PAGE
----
Landon Crowell ‘alters’ time and space at YS Arts Council

By Terri Gordon

What do beeswax, maple branches and an aircraft cable all have in common?

They are all elements used by artist Landon Crowell in his upcoming Yellow Springs Art Center exhibition, Altered.

“In my work for Altered, the materials are basic construction materials readily found in a big box DIY chain,” explains Crowell in an artist’s statement, “though 99 percent of the materials were scavenged from construction site dumpsters and demo projects from remodels. The materials have [had] a previous life, ranging from shelving, stud walls and even art shipping crates. This gives the elements of each piece a memory, a previous life.”

Art is like a second language to Crowell, who grew up surrounded by artistic and inventive people. A Dayton native, Crowell’s mother worked with ceramics, and his aunts drew and painted. “My grandpa was a tinkerer,” Crowell says, “so he would always tinker and build stuff. We would build kites out of trash bags and bell rods when I was little.”

Like a lot of artists, Crowell resists labels and categories, though he—loosely—considers himself a sculptor. “I think its kind of dangerous to characterize, to tell you the truth. Then, it’s already putting an idea into someone’s head,” he says. “I consider myself a sculptor, I guess. I did four and a half years as a metal smith at the University of Akron.

“Some of my stuff is not really sculpture, and some of my stuff is not really painting. Sometimes, it’s more relief-like, and sometimes it hangs on the wall. Sometimes, it’s on a pedestal. It’s just kind of an open-ended sort of thing for me. I work in metal, wood. Some of my stuff has tar and beeswax. I’ve done video stuff. I pretty much use whatever medium I need to.”

Quiet and shy as a child, Crowell is a natural observer. He takes inspiration from these observations, and from his experiences over 17 years of traversing the United States. He is driven by a need to make material the ideas of his mind. “I love to observe,” he says. “I love to watch mannerisms and how people interact. When I am walking down the street, I’ll see something sitting on the sidewalk, and the way it’s sitting or the way it looks against the sidewalk. Those things are the things that interest me.

“Sometimes it’s just me trying to remember. I have the emotion of it, but memories fade and they get distorted over time. Painters paint a landscape and paint what they see. When I do a landscape piece, it’s more making what I remember it to be, and what I remember it felt like.

“I see something in my head, and I want to see it because I personally have never seen it before. So, it’s a drive to create, a drive to work with my hands. I guess that’s why I do it. It’s a passion—the idea of, actually just the action of, working through something that’s just strictly in your mind, that has no form, no shape. It’s just an abstract issue or idea.
Being able to actually physically think through the issue and the problems to making that image, or that object, or whatever—that really is a big turn on.”

So, as Crowell alters materials to capture the memories altered by time (“Our memories over time fade, all the fine detail gets lost, except for those few gems of detail that make each memory special,” as he explains in his statement), he also alters reality, fusing faded memories of past realities into tangible new realities. As viewers add their own faded memories and realities to the mix, even more realities are born.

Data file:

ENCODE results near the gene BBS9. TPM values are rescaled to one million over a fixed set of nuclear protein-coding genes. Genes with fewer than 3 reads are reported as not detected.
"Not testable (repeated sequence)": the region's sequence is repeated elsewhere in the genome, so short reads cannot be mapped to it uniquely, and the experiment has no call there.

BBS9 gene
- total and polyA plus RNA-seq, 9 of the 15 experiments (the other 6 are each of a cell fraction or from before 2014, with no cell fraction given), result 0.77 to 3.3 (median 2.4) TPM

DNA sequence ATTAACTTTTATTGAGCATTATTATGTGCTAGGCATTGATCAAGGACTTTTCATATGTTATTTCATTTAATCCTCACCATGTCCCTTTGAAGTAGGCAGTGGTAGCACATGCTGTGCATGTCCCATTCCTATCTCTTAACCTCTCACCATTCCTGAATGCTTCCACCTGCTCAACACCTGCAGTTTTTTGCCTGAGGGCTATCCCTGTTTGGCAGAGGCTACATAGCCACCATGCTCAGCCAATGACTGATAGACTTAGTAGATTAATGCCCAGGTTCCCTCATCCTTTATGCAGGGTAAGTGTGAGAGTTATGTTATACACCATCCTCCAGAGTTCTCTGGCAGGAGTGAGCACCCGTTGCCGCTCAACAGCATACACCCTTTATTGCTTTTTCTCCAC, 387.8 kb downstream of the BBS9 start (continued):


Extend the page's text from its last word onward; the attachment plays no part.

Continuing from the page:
Crowell, who acts as the sculpture and gallery technician at Wright State University, came to the attention of the Yellow Springs Arts Council (YSAC) a couple of years ago, when he applied for an art event called “Locked In.” For three days, three artists, with three tools each, created installations from boxes (yes, three) of donated items. While, in the end, Landon was not selected for the project, he did make an impression on the group and was offered an exhibit. Hence, Altered.

“I am very curious to see how our space will morph with his art in it,” Nancy Mellon, YSAC’s gallery coordinator, says. “He has a raw reality to his work, no frills. He leaves space for the viewer to put themselves in it and make up their own stories about it.”

The opening reception for Landon Crowell’s Altered takes place Friday, June 17 from 6 to 9 p.m. during the Yellow Springs Art Stroll in the Yellow Springs Arts Council Community Gallery, 111 Corry St. in Yellow Springs. For more information, please visit ysartscouncil.org.
Freelance writer Terri Gordon writes across a range of topics, including nature, health and homes and gardens. She holds a masters in English and occasionally teaches college composition and literature. Her blog, WordWorks (tsgordon.blogspot.com) is a “bulletin board” of some of her favorite things. Reach her at TerriGordon@DaytonCityPaper.com.

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Terri Gordon
Freelance writer Terri Gordon writes across a range of topics, including nature, health, and homes and gardens. She holds a masters in English and occasionally teaches college composition and literature. Her blog, WordWorks (http://tsgordon.blogspot.com) is a "bulletin board" of some of her favorite things.

One Response to “Tinker, tailor, sculptor guy” Subscribe

  1. Patience July 18, 2016 at 2:17 am #

    This is both street smart and inegllietnt.

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